12 October 2021
Let’s say you are doing your research and you run into a specimen that is cited in a publication. Then you see that the specimen is also linked to its digital object in DiSSCo, its occurrence record data in GBIF, the sequences extracted from it in ENA, and the species name it belongs to in Catalogue of Life. You are experiencing BiCIKL.
What you just read above is only an example (some of these links already exist) but imagine just for a second the potential that this kind of all-encompassing interconnectivity could have in scientific research. Being able to retrieve a full set of linked and open biodiversity data about an organism, from literature citations to genetics, occurrences or natural history specimens would allow researchers to access the complete story behind that organism, thus significantly contributing to our capacity to do better science.
This is the goal of the European community of research infrastructures that are behind the Biodiversity Community Integrated Knowledge Library (BiCIKL).
BiCIKL: bridging the gap
All institutions and research infrastructures -established or emerging- involved in BiCIKL link biodiversity data classes provided by individual players. These players oftentimes turn out to be very different from each other, from their organisational structure or business model to the types of technology that they use. It is within this landscape that BiCIKL will undertake a considerable effort to bridge gaps between institutions and the way they manage biodiversity data types and classes.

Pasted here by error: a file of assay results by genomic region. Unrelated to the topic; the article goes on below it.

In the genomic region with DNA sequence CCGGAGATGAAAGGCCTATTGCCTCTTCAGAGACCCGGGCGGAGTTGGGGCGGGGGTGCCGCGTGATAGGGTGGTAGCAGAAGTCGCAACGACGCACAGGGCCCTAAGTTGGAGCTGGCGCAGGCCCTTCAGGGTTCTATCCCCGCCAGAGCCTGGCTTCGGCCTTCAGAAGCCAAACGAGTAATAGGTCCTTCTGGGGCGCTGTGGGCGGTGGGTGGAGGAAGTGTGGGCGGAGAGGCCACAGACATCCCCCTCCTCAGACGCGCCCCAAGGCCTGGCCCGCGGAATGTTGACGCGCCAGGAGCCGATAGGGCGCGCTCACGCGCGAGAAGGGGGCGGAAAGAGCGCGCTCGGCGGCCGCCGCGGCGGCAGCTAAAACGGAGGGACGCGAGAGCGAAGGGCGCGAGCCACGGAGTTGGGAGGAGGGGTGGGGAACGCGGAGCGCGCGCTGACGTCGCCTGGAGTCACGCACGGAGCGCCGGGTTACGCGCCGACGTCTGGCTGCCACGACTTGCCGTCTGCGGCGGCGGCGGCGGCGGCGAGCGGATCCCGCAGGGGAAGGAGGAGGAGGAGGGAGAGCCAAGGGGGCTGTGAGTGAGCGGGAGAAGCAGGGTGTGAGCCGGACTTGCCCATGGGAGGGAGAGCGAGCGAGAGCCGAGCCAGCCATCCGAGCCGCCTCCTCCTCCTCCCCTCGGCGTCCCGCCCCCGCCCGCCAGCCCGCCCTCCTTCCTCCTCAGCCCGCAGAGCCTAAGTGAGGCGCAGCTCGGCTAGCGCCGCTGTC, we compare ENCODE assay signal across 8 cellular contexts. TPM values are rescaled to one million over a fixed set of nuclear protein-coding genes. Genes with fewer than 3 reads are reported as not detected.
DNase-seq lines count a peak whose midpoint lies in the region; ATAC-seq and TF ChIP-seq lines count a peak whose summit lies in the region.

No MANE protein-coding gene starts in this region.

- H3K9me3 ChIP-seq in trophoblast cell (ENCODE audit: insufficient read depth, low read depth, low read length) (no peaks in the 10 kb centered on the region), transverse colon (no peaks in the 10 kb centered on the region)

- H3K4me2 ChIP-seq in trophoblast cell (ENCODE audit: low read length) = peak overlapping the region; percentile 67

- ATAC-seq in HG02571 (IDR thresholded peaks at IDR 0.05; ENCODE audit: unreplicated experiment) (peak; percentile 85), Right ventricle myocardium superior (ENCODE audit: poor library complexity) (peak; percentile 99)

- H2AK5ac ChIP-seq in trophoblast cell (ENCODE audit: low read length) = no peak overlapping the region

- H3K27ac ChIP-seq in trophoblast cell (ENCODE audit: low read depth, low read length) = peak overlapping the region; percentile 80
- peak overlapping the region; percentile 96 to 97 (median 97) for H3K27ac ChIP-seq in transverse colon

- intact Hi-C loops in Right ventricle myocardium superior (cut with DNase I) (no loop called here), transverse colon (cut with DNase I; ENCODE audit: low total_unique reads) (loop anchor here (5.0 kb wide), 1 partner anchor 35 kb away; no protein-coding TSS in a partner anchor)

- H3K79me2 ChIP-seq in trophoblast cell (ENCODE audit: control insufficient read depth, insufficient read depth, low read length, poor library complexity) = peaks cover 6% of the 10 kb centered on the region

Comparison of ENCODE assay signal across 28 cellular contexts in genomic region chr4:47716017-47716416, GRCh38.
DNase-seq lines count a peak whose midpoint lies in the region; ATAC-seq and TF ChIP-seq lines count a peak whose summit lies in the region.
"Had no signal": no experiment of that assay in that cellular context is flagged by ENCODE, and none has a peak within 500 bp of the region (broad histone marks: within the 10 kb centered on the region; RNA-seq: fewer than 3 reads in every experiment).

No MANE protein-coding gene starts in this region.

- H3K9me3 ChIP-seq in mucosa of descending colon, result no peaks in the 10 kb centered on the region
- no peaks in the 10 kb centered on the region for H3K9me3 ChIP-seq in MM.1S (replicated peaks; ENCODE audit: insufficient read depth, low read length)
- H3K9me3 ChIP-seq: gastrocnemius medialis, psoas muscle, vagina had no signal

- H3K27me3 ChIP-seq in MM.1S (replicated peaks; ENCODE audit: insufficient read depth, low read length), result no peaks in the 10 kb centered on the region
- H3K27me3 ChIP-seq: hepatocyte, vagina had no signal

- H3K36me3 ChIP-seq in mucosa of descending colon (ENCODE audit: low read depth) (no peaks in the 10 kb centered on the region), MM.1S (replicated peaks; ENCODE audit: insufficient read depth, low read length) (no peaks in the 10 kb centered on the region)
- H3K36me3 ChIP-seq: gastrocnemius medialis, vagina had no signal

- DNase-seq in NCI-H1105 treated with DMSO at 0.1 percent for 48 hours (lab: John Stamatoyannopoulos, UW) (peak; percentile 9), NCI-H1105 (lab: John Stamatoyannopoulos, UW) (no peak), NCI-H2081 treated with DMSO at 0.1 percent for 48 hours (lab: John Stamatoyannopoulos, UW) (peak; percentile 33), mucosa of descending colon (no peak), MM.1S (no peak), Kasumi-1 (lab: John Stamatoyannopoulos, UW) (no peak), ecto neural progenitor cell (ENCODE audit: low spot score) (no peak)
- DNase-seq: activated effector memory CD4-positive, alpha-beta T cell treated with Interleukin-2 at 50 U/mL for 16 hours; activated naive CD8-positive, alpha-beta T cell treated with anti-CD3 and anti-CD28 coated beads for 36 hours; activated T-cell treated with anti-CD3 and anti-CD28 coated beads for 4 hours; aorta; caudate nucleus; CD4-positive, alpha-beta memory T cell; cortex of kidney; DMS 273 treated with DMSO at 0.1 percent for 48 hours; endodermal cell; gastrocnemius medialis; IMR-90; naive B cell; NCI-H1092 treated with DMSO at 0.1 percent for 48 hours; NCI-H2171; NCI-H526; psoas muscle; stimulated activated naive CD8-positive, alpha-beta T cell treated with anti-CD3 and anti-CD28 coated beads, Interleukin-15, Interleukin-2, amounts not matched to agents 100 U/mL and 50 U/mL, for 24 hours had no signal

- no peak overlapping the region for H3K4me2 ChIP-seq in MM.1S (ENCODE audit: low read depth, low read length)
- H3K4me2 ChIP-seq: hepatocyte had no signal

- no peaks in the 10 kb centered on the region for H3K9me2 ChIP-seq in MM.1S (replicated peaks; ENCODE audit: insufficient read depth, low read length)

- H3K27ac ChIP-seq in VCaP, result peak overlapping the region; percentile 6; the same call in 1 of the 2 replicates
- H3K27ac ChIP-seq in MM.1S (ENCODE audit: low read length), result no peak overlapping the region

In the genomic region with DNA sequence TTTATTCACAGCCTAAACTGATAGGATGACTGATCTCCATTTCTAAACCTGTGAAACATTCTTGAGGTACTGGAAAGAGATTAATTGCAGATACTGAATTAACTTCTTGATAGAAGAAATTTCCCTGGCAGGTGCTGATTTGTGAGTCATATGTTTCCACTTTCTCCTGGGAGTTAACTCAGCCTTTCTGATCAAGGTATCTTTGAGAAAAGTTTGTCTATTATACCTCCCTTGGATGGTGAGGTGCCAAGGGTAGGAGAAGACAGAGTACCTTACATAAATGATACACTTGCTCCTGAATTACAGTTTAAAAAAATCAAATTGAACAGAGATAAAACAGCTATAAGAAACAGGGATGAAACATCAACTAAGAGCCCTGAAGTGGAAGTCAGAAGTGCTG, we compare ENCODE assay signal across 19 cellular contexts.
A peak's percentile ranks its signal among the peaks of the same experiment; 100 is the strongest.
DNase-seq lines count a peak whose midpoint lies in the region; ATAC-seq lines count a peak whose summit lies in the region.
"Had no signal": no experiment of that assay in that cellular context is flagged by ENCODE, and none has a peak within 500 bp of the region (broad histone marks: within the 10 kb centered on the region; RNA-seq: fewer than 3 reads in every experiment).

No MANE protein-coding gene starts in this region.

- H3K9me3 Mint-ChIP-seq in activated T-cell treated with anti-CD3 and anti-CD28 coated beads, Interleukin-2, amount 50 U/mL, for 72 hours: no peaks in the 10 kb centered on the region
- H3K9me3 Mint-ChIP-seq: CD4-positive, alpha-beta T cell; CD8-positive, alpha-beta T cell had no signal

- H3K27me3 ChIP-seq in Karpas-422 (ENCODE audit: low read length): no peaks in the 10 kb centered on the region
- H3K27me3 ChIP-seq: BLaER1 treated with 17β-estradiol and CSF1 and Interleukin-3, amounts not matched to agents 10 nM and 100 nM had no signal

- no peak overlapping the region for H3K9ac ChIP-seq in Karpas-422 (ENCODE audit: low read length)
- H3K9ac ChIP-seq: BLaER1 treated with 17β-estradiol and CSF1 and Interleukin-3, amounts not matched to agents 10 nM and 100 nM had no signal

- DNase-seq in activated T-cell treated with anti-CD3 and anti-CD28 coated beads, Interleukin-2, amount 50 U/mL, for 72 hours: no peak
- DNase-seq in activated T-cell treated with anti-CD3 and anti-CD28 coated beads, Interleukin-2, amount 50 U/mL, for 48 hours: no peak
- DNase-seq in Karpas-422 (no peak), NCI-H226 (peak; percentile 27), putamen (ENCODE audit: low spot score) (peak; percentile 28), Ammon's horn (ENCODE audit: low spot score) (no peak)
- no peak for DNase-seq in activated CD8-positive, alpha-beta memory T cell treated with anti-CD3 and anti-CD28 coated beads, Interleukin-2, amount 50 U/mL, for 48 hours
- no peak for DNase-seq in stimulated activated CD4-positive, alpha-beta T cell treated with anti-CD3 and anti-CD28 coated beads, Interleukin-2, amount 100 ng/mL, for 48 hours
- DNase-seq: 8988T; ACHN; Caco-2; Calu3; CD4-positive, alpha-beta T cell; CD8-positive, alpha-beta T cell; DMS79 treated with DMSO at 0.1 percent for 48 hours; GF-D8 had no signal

Fig 1. BiCIKL’s research infrastructures (source: https://bicikl-project.eu/)
How to do that? The partners involved in BiCIKL are looking into data elements, metadata mapping, and semantics to understand how to make the research infrastructures more capable of working with each other. The coherence of this effort in interoperability enhancement will be the defining element to build what is BiCIKL’s ultimate goal: an unprecedented and over-arching ecosystem of European biodiversity RIs providing access to data and services at each separate stage of, and along the entire biodiversity research cycle.
BiCIKL in practical terms
In three years time, BiCIKL will have created the first-of-its-kind Biodiversity Knowledge Hub, where a researcher will be able to retrieve all possible FAIR (Findable, Accessible, Interoperable and Reusable) data behind an organism of interest, all of it interlinked and all of it machine-readable by means of unique stable identifiers on specimens, genomics, observations, taxonomy and publications.
BiCIKL will also enable remote transnational access to data and services provided by its partners as well as virtual access to open FAIR data, tools and services hosted by the BiCIKL community via call processes organised by the project.
BiCIKL and DiSSCo
The list of BiCIKL partners is long and illustrious but you might wonder what the actual role of DiSSCo is in the project. Well, for starters, three DiSSCo members (Naturalis, Meise Botanic Garden, BGBM) in BiCIKL will provide virtual access to FAIR data, tools and services. If you know DiSSCo -and if you don’t, hold everything and go here– you’ll easily see that BiCIKL project is closely aligned with our infrastructure’s vision of FAIR natural science collections data. BiCIKL is not an official DISSco-linked project like SYNTHESYS+ or MOBILISE Action (both of them are collections-based projects) but it will also contribute to the infrastructure insofar as some of the components and solutions coming out of BiCIKl will be used in building DiSSCo’s architecture.
Fig. 2 Find out more about BiCIKL at https://bicikl-project.eu/